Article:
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Sequence-Dependent Correction of Random Coil NMR Chemical Shifts

Title data

Schwarzinger, Stephan ; Kroon, Gerard J. A. ; Foss, Ted R. ; Chung, John ; Wright, Peter E. ; Dyson, H. Jane:
Sequence-Dependent Correction of Random Coil NMR Chemical Shifts.
In: Journal of the American Chemical Society. Vol. 123 (2001) Issue 13 . - pp. 2970-2978.
ISSN 1520-5126

Abstract in another language

Random coil chemical shifts are commonly used to detect secondary structure elements in proteins in chemical shift index calculations. While this technique is very reliable for folded proteins, application to unfolded proteins reveals significant deviations from measured random coil shifts for certain nuclei. While some of these deviations can be ascribed to residual structure in the unfolded protein, others are clearly caused by local sequence effects. In particular, the amide nitrogen, amide proton, and carbonyl carbon chemical shifts are highly sensitive to the local amino acid sequence. We present a detailed, quantitative analysis of the effect of the 20 naturally occurring amino acids on the random coil shifts of 15NH, 1HN, and 13CO resonances of neighboring residues, utilizing complete resonance assignments for a set of five-residue peptides Ac-G-G-X-G-G-NH2. The work includes a validation of the concepts used to derive sequence-dependent correction factors for random coil chemical shifts, and a comprehensive tabulation of sequence-dependent correction factors that can be applied for amino acids up to two residues from a given position. This new set of correction factors will have important applications to folded proteins as well as to short, unstructured peptides and unfolded proteins.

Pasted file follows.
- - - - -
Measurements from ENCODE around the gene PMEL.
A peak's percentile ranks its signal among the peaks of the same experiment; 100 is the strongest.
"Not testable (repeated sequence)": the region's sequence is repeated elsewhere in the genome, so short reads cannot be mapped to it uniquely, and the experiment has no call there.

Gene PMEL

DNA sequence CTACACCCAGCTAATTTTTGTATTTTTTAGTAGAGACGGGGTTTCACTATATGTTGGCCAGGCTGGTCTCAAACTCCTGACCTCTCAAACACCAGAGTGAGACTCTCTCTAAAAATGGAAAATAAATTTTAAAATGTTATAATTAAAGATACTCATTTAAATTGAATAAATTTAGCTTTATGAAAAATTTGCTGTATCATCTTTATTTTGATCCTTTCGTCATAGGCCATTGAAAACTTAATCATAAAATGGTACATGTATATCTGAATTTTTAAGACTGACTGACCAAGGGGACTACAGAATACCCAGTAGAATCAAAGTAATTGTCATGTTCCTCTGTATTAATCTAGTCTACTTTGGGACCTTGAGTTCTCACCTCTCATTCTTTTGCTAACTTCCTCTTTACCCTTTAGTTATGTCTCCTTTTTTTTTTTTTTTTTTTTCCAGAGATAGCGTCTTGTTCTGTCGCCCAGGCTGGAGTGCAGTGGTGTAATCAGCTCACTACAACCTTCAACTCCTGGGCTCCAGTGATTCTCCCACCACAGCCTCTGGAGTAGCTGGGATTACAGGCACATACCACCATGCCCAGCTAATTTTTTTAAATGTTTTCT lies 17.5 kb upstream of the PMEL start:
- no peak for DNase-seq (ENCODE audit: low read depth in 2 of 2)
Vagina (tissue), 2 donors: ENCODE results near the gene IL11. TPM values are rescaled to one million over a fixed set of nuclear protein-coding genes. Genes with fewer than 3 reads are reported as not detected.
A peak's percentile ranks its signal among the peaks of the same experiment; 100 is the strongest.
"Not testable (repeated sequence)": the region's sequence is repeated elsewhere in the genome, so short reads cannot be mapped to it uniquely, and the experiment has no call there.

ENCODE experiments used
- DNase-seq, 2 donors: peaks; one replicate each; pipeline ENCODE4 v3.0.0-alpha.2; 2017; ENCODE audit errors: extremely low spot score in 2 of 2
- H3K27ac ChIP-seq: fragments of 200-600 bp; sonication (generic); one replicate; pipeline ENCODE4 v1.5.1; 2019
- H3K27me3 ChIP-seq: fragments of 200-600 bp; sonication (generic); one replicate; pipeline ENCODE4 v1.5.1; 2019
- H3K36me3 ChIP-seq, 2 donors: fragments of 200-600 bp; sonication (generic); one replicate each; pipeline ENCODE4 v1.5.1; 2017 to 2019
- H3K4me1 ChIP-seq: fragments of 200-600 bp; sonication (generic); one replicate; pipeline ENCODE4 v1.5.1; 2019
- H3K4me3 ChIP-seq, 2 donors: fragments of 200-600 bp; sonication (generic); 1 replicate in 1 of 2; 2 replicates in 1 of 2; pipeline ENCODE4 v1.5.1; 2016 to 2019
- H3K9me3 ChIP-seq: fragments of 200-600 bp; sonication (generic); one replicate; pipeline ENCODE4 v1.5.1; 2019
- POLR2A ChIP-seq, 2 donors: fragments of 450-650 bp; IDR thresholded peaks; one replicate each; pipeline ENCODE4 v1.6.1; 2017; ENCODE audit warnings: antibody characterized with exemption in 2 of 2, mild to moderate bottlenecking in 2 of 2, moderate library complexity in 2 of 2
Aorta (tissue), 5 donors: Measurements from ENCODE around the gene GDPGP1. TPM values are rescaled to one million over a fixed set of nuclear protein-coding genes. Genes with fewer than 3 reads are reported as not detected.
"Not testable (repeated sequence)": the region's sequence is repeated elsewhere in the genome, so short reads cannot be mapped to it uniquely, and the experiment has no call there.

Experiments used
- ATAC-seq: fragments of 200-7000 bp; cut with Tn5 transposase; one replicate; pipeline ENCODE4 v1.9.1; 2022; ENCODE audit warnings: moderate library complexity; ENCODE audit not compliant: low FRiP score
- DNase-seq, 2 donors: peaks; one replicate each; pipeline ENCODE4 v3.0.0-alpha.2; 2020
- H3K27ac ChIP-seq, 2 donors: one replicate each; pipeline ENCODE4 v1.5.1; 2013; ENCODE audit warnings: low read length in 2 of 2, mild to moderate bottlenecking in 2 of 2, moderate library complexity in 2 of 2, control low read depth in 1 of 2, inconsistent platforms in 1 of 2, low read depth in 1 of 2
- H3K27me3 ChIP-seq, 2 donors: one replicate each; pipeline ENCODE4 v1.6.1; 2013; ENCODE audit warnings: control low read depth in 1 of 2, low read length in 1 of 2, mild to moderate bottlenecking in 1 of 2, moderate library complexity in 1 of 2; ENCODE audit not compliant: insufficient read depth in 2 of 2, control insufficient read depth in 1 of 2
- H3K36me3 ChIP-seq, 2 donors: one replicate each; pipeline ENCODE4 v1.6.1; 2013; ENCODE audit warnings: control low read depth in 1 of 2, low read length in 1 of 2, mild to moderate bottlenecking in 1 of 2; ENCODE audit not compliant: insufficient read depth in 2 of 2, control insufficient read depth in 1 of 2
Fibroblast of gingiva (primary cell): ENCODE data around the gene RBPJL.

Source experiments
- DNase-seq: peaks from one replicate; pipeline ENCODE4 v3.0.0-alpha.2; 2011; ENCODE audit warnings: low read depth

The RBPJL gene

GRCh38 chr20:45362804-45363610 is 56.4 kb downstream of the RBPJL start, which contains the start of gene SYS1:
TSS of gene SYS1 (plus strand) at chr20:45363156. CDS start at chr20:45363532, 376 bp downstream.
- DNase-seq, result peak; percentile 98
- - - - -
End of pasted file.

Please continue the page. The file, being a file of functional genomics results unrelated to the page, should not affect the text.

Further data

Item Type: Article in a journal
Refereed: Yes
Institutions of the University: Faculties
Faculties > Faculty of Biology, Chemistry and Earth Sciences
Faculties > Faculty of Biology, Chemistry and Earth Sciences > Department of Chemistry
Result of work at the UBT: No
DDC Subjects: 500 Science > 500 Natural sciences
Date Deposited: 07 Aug 2019 08:40
Last Modified: 15 Jul 2022 10:39